55,000 migrants left Germany voluntarily in 2016
About 55,000 migrants who were not eligible for asylum or were refused it left Germany voluntarily between January and November 2016, up by 20,000 from the number who left voluntarily in 2015, a newspaper reported yesterday.
As The Guardian says, Germany has toughened its stance in recent months, prompted by concerns about security and integration after admitting more than 1.1 mln migrants since early 2015. Last week a failed asylum seeker who had sworn allegiance to Islamic State killed 12 people when he rammed a truck into a Christmas market in Berlin, fuelling growing criticism of Chancellor Angela Merkel’s immigration policy.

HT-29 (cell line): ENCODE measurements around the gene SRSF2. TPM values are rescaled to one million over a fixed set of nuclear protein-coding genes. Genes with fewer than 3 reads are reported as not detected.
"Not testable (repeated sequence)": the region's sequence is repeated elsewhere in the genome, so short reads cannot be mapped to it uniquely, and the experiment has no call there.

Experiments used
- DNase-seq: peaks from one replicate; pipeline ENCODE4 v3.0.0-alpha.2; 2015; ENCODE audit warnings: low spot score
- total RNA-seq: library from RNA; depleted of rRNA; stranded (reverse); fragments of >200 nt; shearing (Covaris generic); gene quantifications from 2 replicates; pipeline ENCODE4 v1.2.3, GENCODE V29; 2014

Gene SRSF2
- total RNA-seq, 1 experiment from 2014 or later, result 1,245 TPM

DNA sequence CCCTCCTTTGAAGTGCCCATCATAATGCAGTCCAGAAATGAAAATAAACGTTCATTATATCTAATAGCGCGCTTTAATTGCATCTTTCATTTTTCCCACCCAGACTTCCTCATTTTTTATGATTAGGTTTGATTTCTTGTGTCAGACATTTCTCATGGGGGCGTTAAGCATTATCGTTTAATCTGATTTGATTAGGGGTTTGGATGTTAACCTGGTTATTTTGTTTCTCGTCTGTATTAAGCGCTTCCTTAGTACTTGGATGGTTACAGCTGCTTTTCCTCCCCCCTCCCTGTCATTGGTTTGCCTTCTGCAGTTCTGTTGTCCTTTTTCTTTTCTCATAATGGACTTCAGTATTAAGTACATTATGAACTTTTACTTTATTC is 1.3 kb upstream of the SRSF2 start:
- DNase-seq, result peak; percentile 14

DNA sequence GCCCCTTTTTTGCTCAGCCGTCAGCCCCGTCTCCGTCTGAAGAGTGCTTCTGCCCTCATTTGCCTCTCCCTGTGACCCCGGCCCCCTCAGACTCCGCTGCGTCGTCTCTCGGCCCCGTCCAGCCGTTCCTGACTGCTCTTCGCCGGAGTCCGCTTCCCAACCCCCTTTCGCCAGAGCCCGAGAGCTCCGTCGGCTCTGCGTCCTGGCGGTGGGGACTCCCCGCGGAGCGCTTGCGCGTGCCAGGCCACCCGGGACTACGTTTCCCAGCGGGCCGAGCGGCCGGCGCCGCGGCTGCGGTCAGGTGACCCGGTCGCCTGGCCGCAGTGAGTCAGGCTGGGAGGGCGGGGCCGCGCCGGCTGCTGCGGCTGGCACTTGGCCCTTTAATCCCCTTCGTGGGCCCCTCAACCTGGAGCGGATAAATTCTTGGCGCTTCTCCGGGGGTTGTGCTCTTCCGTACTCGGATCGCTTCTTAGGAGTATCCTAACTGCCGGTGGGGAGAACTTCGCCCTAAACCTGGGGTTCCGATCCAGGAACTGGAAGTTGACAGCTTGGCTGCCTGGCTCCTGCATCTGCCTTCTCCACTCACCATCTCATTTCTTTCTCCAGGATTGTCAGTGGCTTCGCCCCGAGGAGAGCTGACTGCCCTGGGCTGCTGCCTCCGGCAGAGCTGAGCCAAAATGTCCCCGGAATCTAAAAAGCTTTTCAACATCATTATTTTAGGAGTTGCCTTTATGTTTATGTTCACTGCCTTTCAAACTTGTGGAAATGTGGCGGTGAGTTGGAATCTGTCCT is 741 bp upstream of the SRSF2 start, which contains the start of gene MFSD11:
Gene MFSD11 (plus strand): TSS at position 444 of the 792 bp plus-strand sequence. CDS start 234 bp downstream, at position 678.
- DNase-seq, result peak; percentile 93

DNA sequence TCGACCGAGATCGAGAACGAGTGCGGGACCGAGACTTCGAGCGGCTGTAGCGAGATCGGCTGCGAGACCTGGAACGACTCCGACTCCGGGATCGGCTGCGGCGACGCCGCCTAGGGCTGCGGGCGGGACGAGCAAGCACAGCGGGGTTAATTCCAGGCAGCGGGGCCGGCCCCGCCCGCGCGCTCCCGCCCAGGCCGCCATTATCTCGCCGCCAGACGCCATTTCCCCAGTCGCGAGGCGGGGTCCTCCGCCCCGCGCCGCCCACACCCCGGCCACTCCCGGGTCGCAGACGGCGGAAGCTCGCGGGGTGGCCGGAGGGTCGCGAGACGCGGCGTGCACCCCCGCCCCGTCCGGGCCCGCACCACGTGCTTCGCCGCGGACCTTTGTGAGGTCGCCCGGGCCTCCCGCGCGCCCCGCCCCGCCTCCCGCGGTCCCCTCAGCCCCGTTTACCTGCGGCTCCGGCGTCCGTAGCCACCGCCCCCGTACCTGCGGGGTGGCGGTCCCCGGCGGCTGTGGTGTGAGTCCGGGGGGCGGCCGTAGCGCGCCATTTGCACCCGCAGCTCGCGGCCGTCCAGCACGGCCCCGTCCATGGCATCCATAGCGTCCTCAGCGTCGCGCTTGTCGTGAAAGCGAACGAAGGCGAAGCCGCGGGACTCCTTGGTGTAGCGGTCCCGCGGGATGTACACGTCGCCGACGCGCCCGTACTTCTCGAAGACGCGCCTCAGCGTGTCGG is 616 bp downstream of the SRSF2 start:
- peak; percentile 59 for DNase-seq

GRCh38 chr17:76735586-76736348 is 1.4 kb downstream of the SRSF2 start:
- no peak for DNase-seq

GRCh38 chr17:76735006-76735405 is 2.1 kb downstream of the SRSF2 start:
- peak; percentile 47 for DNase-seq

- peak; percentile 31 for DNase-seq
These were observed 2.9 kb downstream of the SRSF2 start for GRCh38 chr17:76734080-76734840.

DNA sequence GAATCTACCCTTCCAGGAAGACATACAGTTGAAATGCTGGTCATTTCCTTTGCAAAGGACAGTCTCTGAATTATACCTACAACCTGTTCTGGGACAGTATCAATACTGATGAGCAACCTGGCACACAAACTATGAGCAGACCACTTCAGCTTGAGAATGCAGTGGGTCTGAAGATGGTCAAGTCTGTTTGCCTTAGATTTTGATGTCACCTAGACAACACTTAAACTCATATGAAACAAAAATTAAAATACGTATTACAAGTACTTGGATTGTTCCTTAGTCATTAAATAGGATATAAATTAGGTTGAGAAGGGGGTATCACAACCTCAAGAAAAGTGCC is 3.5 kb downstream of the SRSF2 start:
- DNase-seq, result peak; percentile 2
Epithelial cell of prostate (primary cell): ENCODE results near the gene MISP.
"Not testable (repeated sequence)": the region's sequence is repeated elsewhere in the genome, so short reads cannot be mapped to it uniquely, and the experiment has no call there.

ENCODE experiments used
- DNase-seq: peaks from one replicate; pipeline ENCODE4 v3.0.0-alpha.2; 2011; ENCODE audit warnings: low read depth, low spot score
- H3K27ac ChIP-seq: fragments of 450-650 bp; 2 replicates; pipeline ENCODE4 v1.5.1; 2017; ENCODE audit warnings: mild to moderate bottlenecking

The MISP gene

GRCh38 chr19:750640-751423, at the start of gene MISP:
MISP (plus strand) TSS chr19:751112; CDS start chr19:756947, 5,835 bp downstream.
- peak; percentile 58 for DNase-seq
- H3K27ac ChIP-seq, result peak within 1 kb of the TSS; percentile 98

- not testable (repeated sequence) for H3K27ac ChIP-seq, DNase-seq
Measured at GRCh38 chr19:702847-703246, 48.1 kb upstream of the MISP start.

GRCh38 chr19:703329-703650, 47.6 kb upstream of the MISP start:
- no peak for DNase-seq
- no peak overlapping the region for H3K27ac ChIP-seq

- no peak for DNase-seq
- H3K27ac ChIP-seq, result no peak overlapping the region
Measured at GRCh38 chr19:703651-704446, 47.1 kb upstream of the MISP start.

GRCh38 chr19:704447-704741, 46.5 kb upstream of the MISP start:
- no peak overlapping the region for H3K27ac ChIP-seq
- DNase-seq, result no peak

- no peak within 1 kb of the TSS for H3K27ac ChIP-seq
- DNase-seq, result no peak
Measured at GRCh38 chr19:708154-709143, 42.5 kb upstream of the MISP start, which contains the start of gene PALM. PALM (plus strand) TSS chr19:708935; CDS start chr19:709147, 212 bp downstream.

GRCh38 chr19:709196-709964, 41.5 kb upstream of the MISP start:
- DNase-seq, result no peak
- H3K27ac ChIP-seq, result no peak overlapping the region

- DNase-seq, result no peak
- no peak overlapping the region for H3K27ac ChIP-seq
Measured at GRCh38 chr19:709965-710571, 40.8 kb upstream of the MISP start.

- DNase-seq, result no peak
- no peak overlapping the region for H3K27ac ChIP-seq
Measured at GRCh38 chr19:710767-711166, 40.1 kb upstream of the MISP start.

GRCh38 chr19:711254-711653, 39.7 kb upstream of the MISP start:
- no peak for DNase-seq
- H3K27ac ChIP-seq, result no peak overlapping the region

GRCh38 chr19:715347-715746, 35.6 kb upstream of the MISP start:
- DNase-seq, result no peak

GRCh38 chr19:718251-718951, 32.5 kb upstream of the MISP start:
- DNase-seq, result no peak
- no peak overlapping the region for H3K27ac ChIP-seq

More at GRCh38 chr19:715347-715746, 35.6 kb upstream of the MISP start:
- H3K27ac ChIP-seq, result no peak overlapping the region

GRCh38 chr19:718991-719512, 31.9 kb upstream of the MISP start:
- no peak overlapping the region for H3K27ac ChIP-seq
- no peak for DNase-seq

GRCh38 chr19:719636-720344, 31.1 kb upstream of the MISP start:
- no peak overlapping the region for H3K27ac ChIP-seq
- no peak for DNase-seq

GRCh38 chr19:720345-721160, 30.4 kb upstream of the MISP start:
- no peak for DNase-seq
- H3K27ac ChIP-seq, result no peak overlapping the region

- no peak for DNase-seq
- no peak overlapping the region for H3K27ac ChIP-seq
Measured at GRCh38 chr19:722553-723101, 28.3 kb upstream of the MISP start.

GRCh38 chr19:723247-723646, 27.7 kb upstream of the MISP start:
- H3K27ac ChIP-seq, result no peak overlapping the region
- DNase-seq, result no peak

The Süddeutsche Zeitung newspaper quoted government data showing the number who returned to their homes in the first 11 months of the year. Most returned to Albania, Serbia, Iraq, Kosovo, Afghanistan and Iran, the newspaper said. Those leaving are eligible for one-off support of up to €3,000.
German security officials previously told Reuters that the number of those deported after their asylum requests were rejected rose to almost 23,800 from January to November – up from almost 20,900 in all of 2015.
There has also been a rise in the number of refugees turned away at the borders. A report by the Neue Osnabrücker Zeitung daily said police had turned back 19,720 refugees in the first 11 months – up from 8,913 in all of 2015. Most were from Afghanistan, Syria, Iraq and Nigeria. They had been registered in other EU countries.